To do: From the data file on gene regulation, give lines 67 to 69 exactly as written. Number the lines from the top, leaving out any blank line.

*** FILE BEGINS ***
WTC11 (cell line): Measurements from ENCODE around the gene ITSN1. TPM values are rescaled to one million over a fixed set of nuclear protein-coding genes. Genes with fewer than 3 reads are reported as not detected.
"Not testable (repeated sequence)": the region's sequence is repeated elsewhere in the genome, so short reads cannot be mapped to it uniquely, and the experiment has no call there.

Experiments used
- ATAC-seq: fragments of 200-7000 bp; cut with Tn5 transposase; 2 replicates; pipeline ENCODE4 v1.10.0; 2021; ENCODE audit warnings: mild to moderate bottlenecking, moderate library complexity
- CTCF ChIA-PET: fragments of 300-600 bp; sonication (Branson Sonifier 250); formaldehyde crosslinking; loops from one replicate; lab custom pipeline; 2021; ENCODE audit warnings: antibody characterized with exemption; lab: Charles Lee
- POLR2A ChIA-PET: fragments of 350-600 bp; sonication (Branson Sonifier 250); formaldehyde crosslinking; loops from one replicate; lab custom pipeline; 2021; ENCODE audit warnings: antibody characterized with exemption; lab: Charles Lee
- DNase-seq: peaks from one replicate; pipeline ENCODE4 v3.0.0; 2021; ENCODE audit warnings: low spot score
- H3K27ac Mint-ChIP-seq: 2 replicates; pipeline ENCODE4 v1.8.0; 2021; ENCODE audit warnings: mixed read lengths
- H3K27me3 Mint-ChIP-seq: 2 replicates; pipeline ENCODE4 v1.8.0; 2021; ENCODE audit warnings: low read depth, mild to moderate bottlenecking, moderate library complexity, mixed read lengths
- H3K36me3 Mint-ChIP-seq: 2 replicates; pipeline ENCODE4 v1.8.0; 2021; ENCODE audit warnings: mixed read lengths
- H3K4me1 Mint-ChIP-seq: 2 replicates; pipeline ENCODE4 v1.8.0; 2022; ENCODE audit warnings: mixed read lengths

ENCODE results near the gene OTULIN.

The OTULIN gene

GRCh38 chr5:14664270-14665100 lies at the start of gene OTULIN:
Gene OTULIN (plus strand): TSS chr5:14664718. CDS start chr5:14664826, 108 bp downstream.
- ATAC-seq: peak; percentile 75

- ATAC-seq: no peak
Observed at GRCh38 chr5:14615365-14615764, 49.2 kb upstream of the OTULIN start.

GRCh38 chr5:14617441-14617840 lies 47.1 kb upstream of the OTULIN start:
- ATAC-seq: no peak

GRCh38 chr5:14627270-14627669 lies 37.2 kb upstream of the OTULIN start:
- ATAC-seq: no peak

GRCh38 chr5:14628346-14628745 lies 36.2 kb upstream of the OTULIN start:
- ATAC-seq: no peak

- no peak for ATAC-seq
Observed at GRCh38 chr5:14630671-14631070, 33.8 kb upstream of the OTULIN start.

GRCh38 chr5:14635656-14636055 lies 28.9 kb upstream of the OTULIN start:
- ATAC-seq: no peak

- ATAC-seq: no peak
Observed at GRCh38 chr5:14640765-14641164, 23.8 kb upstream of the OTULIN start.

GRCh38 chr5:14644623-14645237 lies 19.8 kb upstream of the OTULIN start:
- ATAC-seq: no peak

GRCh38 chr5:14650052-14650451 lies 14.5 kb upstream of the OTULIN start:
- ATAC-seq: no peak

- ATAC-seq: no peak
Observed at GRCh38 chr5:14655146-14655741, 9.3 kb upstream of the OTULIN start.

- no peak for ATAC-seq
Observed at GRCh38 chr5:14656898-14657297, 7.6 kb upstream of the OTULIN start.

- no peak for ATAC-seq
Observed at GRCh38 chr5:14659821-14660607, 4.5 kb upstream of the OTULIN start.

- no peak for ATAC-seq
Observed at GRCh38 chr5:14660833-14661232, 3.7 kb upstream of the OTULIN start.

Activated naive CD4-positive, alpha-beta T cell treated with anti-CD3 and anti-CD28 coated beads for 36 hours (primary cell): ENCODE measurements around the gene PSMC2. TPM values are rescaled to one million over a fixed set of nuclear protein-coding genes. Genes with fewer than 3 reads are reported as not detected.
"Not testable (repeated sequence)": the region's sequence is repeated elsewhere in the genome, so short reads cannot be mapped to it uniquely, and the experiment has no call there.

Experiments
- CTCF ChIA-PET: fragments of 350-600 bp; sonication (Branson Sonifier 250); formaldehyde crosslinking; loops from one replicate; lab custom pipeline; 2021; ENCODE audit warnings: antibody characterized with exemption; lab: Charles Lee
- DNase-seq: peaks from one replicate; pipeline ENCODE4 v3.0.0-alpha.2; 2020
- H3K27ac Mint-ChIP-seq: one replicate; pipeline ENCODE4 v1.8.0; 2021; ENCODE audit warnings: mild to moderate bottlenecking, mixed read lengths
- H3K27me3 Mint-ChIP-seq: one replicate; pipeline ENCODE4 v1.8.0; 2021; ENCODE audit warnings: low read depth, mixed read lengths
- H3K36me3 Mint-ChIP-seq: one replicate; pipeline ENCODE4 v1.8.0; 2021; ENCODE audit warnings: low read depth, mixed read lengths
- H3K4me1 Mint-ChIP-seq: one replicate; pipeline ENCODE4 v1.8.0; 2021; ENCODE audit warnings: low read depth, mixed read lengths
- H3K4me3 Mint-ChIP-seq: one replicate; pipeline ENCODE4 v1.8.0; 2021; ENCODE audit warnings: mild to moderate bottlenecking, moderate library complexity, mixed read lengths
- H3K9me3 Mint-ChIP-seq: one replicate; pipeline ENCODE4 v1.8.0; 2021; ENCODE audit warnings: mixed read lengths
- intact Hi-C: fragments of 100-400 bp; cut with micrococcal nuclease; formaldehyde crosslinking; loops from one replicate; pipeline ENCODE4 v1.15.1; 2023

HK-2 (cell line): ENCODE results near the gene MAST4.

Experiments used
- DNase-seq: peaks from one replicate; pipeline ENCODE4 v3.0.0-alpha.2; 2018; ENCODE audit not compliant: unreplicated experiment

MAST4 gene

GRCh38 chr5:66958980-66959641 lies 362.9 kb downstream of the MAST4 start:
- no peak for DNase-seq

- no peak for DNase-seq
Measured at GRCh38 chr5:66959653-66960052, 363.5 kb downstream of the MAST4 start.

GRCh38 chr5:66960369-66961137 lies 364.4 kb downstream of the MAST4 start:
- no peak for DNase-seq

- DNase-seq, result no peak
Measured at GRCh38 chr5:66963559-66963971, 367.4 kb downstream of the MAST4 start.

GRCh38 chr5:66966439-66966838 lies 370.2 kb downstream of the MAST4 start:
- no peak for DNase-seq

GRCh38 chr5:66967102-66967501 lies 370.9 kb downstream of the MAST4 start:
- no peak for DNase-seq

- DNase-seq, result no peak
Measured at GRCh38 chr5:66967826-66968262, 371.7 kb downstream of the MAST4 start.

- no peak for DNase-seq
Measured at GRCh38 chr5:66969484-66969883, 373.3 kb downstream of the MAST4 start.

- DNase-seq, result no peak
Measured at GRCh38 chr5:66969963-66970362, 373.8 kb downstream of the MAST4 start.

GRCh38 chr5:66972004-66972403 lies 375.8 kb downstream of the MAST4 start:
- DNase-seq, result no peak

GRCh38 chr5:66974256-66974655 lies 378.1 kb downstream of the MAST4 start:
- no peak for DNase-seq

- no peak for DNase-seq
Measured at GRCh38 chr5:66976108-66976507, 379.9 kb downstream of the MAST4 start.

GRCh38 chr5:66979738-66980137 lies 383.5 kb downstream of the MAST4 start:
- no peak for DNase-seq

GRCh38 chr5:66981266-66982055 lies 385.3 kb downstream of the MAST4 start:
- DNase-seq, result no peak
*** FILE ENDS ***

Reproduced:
GRCh38 chr5:66966439-66966838 lies 370.2 kb downstream of the MAST4 start:
- no peak for DNase-seq

GRCh38 chr5:66967102-66967501 lies 370.9 kb downstream of the MAST4 start: